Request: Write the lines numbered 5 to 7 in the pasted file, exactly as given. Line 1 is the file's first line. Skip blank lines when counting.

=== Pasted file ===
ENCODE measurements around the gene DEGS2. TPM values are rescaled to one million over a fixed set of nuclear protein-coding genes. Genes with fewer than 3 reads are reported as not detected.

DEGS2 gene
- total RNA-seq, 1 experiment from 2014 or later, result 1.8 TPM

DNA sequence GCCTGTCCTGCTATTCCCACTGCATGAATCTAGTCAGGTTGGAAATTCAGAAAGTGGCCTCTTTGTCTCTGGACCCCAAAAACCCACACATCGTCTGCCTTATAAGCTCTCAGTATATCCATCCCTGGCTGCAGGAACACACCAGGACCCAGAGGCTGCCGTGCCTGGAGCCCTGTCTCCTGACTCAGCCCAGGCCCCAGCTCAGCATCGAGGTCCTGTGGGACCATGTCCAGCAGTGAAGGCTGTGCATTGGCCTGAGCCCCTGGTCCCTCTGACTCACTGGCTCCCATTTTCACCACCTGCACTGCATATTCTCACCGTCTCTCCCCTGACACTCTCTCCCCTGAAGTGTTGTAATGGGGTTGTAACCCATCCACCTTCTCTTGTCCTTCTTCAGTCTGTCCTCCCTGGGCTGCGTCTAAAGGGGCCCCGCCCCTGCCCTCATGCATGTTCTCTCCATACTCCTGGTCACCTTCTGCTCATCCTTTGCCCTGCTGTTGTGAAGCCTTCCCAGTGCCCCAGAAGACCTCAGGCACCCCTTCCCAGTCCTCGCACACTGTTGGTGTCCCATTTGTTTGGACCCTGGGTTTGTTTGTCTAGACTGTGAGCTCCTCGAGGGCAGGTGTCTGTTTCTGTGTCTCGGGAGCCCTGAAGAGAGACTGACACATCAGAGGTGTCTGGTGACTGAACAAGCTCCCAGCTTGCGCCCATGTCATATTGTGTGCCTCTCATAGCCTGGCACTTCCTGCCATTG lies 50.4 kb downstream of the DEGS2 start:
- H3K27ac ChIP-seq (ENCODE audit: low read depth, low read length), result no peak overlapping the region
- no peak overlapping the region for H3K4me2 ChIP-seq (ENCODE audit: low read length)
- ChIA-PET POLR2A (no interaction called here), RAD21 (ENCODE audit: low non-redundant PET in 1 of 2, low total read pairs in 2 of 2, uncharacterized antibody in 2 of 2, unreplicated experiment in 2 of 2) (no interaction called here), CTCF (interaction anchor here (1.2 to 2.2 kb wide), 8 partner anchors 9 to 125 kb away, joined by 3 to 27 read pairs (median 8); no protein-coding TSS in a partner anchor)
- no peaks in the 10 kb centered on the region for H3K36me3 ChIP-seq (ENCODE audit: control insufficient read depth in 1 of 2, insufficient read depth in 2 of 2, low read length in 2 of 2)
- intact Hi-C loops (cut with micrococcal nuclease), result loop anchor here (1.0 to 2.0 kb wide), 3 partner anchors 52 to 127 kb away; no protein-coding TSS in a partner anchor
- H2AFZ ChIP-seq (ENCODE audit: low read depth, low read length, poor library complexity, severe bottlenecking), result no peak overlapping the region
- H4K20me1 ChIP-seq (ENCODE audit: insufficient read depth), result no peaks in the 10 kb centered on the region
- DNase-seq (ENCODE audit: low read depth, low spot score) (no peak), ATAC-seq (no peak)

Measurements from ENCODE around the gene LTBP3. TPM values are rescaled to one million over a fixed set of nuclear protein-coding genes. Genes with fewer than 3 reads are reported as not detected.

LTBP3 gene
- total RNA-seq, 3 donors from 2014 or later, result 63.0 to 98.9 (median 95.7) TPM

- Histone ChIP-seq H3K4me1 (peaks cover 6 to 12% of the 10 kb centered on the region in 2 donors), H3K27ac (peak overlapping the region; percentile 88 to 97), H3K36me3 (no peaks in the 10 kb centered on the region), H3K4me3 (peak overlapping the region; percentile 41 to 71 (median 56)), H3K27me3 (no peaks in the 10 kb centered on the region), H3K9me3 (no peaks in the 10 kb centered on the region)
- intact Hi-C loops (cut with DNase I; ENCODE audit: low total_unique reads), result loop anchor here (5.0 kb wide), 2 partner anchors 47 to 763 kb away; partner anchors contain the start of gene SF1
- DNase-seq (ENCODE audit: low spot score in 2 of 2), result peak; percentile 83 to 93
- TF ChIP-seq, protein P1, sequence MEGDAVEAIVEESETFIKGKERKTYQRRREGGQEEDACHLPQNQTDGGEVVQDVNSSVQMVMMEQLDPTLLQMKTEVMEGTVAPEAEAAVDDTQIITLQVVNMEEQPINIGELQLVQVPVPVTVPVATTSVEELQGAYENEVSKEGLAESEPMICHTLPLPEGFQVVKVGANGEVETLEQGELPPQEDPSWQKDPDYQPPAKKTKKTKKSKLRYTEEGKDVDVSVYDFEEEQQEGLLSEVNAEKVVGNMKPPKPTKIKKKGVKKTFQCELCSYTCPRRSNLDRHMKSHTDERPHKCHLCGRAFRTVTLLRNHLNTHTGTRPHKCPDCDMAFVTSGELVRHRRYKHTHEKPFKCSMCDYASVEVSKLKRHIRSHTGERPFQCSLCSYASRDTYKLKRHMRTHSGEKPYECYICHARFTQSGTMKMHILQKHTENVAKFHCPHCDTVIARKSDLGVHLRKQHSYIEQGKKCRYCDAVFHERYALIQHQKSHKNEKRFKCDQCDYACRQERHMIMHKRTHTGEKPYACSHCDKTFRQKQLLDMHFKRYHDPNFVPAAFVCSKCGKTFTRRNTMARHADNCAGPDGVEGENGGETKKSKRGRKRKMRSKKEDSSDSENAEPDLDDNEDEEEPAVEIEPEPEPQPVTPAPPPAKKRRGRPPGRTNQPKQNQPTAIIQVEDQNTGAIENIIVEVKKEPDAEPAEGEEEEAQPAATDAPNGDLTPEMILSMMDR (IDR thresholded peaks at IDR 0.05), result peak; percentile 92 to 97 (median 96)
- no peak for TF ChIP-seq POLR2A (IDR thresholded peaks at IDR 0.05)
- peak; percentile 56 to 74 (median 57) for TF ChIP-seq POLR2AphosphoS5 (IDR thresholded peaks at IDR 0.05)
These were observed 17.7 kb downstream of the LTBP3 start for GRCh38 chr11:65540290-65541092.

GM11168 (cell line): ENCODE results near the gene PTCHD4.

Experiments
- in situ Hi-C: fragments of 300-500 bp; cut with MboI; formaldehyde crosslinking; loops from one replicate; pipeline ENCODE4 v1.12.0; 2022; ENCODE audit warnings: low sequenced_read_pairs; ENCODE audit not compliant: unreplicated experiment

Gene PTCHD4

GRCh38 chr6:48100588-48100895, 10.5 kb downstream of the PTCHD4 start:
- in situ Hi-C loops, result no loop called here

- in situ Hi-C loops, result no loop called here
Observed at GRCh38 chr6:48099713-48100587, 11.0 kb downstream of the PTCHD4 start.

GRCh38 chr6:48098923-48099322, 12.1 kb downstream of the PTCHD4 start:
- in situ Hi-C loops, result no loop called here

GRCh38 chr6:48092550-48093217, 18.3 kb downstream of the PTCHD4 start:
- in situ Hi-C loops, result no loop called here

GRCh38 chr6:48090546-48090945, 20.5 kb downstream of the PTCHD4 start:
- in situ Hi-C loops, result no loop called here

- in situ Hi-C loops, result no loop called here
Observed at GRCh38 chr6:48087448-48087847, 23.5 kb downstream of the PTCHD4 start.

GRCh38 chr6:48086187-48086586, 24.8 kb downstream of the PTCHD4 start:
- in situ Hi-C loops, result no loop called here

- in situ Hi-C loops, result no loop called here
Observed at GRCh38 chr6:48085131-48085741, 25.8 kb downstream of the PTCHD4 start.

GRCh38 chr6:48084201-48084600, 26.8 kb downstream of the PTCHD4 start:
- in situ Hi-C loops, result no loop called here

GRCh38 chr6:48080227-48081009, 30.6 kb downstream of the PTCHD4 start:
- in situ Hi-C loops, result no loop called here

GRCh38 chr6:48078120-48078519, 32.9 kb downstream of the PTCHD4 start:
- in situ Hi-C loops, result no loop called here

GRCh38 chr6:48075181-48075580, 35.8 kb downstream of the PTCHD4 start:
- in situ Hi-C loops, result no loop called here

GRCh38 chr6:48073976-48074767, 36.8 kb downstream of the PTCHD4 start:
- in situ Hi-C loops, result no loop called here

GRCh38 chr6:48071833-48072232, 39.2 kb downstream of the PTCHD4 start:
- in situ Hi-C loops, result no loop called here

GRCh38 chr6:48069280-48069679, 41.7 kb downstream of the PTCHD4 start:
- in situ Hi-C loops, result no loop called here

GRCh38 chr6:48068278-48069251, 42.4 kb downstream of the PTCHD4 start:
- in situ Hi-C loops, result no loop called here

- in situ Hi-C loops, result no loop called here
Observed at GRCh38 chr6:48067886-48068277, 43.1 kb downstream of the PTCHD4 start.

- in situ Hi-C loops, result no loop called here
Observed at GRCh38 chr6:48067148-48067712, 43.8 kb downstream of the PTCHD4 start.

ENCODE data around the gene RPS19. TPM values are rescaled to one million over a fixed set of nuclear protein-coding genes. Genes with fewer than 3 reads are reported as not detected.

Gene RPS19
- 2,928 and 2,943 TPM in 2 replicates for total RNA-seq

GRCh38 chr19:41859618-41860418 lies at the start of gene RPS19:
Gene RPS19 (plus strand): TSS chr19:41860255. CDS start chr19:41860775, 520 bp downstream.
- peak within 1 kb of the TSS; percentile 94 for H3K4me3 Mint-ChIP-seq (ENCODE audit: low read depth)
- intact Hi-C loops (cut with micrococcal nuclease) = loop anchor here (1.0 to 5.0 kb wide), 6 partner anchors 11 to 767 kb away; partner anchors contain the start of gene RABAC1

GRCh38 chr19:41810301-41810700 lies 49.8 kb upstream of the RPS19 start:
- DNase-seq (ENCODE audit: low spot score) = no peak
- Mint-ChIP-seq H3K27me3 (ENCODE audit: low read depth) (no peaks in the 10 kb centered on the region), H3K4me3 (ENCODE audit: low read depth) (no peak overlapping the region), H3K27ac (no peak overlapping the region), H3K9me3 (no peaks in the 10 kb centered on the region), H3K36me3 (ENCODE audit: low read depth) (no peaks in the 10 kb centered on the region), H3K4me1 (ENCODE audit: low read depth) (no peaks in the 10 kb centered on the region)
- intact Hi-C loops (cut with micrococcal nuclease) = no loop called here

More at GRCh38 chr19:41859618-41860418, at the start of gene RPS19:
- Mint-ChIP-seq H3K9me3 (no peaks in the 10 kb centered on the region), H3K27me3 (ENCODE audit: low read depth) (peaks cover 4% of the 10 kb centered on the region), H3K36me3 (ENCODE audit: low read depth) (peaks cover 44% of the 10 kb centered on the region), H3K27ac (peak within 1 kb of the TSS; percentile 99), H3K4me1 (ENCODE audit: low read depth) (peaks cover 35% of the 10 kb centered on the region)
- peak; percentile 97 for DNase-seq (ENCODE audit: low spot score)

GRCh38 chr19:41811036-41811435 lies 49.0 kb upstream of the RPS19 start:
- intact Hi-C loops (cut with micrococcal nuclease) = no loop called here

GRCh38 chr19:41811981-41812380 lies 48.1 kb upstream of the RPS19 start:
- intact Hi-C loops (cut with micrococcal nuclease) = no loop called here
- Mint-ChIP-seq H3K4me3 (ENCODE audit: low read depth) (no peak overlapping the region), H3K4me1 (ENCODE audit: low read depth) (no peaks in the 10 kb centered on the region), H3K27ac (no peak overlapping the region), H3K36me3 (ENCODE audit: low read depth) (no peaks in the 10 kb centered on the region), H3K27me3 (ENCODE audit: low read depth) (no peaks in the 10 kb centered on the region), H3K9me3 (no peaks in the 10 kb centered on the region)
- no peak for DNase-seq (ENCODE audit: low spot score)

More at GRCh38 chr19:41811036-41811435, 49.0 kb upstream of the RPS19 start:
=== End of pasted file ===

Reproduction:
- H3K27ac ChIP-seq (ENCODE audit: low read depth, low read length), result no peak overlapping the region
- no peak overlapping the region for H3K4me2 ChIP-seq (ENCODE audit: low read length)
- ChIA-PET POLR2A (no interaction called here), RAD21 (ENCODE audit: low non-redundant PET in 1 of 2, low total read pairs in 2 of 2, uncharacterized antibody in 2 of 2, unreplicated experiment in 2 of 2) (no interaction called here), CTCF (interaction anchor here (1.2 to 2.2 kb wide), 8 partner anchors 9 to 125 kb away, joined by 3 to 27 read pairs (median 8); no protein-coding TSS in a partner anchor)